The Children of Húrin by J.R.R. Tolkien is a work of fantasy that will not be, and perhaps is not capable of being, appreciated by all who read it. In a time when novels cater to the masses by being immediately accessible, both thematically and linguistically, an expertly crafted tale such as the one J.R.R. Tolkien has constructed here is going to suffer from the opinions of those who are expecting lighter fare from their books. This includes the wrath of critics who may have been assigned a book that they have absolutely no interest in reading. After all, high fantasy of this nature is not a mainstream genre and is not universally accepted even among some fans of the genre.
It is not an easy book to read. Professor Tolkien’s prose and vocabulary lean toward the archaic, much more so than The Lord of the Rings. The words do not flow smoothly across the page and the reader must put forth more effort than is normal compared to reading books containing modern prose, or books not penned by authors known to invent their own languages. Tolkien’s penchant for using elaborate and cumbersome names (e.g. Haudh-en-Ndengin) can be a stumbling block for some readers, but for others it breathes life in to lifeless pages and helps create a fully realized world for his characters. The words are not made up but are based on languages he created for his setting.
The Children of Húrin is not filled with characters you want to necessarily love…or even like. It’s populated with dark, flawed, and morally lost characters. Yet in the end you can sympathize with nearly all of them. This is not a happy tale. The themes and circumstances are dark and unforgiving. The reader will not put this book down with a smile on his/her face.
These are the reasons The Children of Húrin is not an easy book to read. These are the reasons why some critics have railed against it. Depressing books are sometimes hard to read and unpopular. But for some, mostly hardcore fans of Tolkien who enjoy the histories of Middle-earth, The Children of Húrin is a feast of tragic fantasy.
This is a Shakepearean level tragedy set in Beleriand, a land to the far west of the Middle-earth most casual Tolkien fans are familiar with. You will find no Hobbit parties in this land. It was a land so besieged by war that the final defeat of Morgoth (Sauron’s master) sank it in to the sea approximately 6500 years before Frodo tosses the One Ring in to Mt. Doom.
How did this tragedy unfold? I will not spoil it except to say that Húrin (a human) visits the hidden Elvish city of Gondolin. Morgoth captures Húrin after an epic battle but he refuses to reveal the location of Gondolin. Morgoth places a curse upon his family and with his power binds Húrin to a stone chair near the summit of Thangorodrim. Húrin could not move from the chair or die until released. Morgoth then used his power to allow Húrin to see and hear all that he did, and he kept Húrin shackled to the chair for 28 years under his curse and control as he watch the fate of his family unfold. That is the tale of The Children of Húrin and I’ll leave it to the reader to discover the rest.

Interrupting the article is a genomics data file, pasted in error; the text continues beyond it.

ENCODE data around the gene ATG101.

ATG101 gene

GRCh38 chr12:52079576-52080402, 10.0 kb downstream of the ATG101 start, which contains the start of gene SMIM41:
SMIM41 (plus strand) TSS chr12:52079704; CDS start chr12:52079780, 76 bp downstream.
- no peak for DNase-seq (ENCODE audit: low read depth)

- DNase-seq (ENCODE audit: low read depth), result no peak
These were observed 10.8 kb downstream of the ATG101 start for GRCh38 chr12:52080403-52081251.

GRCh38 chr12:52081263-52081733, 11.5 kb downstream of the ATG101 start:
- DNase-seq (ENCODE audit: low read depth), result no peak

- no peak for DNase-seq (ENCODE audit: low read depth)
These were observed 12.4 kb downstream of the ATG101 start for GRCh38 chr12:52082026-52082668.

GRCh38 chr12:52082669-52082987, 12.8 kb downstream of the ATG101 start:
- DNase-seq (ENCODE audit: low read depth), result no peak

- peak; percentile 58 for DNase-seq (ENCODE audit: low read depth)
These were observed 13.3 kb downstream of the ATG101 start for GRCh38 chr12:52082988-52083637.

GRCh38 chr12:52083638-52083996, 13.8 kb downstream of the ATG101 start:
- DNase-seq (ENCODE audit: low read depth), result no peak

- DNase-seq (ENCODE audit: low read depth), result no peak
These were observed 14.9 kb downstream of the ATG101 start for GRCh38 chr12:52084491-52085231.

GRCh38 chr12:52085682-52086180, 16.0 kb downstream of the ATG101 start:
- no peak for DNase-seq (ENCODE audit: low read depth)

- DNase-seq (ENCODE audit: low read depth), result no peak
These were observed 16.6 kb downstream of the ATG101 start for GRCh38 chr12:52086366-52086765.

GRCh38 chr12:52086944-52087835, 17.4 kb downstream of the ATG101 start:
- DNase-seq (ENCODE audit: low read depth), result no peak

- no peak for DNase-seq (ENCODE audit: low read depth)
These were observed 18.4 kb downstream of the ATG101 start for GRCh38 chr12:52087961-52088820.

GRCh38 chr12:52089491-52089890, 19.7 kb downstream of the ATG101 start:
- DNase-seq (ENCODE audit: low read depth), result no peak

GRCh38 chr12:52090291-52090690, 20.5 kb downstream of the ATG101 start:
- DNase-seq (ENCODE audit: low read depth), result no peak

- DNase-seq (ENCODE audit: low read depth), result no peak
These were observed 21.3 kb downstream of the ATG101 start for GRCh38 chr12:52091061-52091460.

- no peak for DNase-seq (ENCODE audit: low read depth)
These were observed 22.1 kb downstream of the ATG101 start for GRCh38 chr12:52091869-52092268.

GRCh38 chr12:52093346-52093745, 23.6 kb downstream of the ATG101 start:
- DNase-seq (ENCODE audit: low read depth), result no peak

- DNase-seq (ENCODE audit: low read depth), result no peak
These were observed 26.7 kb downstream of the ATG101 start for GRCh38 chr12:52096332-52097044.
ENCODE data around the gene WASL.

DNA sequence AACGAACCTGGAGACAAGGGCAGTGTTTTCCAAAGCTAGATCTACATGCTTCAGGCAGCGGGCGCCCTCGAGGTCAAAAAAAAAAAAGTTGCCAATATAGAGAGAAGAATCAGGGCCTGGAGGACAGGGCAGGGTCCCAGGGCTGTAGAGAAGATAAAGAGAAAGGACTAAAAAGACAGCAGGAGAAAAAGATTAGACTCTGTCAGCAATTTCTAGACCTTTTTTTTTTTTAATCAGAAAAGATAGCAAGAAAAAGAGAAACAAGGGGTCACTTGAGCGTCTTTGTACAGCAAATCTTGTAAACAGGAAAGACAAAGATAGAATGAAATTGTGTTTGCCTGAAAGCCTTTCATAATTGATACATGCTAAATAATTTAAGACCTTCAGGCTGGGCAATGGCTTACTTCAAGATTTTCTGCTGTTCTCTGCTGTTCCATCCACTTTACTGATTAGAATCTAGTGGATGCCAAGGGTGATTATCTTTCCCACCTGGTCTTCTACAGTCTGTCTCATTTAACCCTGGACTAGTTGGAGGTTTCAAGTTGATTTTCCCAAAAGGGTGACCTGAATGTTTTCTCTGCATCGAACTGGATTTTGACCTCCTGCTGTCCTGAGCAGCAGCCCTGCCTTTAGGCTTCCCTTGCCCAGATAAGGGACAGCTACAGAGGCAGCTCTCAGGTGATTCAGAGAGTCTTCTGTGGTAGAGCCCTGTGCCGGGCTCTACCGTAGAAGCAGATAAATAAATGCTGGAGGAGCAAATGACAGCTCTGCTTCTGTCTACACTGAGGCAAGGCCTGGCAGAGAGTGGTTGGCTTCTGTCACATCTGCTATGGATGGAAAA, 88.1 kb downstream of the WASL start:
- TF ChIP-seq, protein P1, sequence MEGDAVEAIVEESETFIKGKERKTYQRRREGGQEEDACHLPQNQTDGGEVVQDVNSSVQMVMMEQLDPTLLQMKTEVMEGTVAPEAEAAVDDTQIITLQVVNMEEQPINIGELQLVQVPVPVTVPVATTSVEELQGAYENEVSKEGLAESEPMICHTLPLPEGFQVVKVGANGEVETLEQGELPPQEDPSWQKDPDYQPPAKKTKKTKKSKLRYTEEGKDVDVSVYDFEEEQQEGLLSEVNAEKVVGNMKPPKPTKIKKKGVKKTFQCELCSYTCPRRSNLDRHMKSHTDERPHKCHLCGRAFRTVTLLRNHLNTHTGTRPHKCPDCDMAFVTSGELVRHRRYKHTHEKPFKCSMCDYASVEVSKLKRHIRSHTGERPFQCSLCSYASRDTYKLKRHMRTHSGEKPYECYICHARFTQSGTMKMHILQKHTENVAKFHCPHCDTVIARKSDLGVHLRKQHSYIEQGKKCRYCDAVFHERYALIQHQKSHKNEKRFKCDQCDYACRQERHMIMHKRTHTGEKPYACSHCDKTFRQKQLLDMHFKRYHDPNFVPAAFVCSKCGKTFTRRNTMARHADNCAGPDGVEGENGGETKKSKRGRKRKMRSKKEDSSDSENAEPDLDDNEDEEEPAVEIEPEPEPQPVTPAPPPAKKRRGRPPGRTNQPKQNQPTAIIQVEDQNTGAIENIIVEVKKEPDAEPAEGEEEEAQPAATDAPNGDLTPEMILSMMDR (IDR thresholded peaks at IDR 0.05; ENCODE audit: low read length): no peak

The tale is significantly shorter than The Lord of the Rings, weighing in close to the length of The Hobbit. It is beautifully illustrated throughout by the talented Alan Lee, and includes an appendix, a list of names (I recommend not referencing this while reading), family trees, and a full fold out map of Beleriand.
“Upon all who you love my thought shall weigh as a cloud of Doom, and it shall bring them down into darkness and despair. Wherever they go, evil shall arise. Whenever they speak, their words shall bring ill counsel. Whatsover they do shall turn against them. They shall die without hope, cursing both life and death.”
-Morgoth to Húrin
The Children of Húrin by J.R.R. Tolkien
A version of The Children of Húrin appeared in Unfinished Tales, but it is greatly expanded here by J.R.R. Tolkien’s son Christopher. The main protagonist in the story is Túrin Turambar who wanders Beleriand in search of himself after his family is torn asunder when his father is taken captive by Morgoth on the battlefield. Túrin’s adventure spans many years and is a full of betrayal, suicide, murder, treachery, incest, creatures, battles…and over it all looms Morgoth and his curse.
I loved this book. Writing this review is giving me the yearning to read it again. The combination of Tolkien’s prose and Alan Lee’s art immerses the reader in a fantasy world that truly feels vast and ancient. For me the feel of the book resides somewhere between The Silmarillion and The Lord of the Rings. It’s a Tolkien “history” told in a more traditional form than that of The Silmarillion. The Children of Húrin is not for the casual fantasy fan, or even the casual Tolkien fan. But if you’re a fan of gut wrenching tragedies…you should love it.
One final word of warning: Do not scan the table of contents unless you want to be spoiled. You can guess how it all ends, but if you want to save the details for the reading . . . don’t do it!
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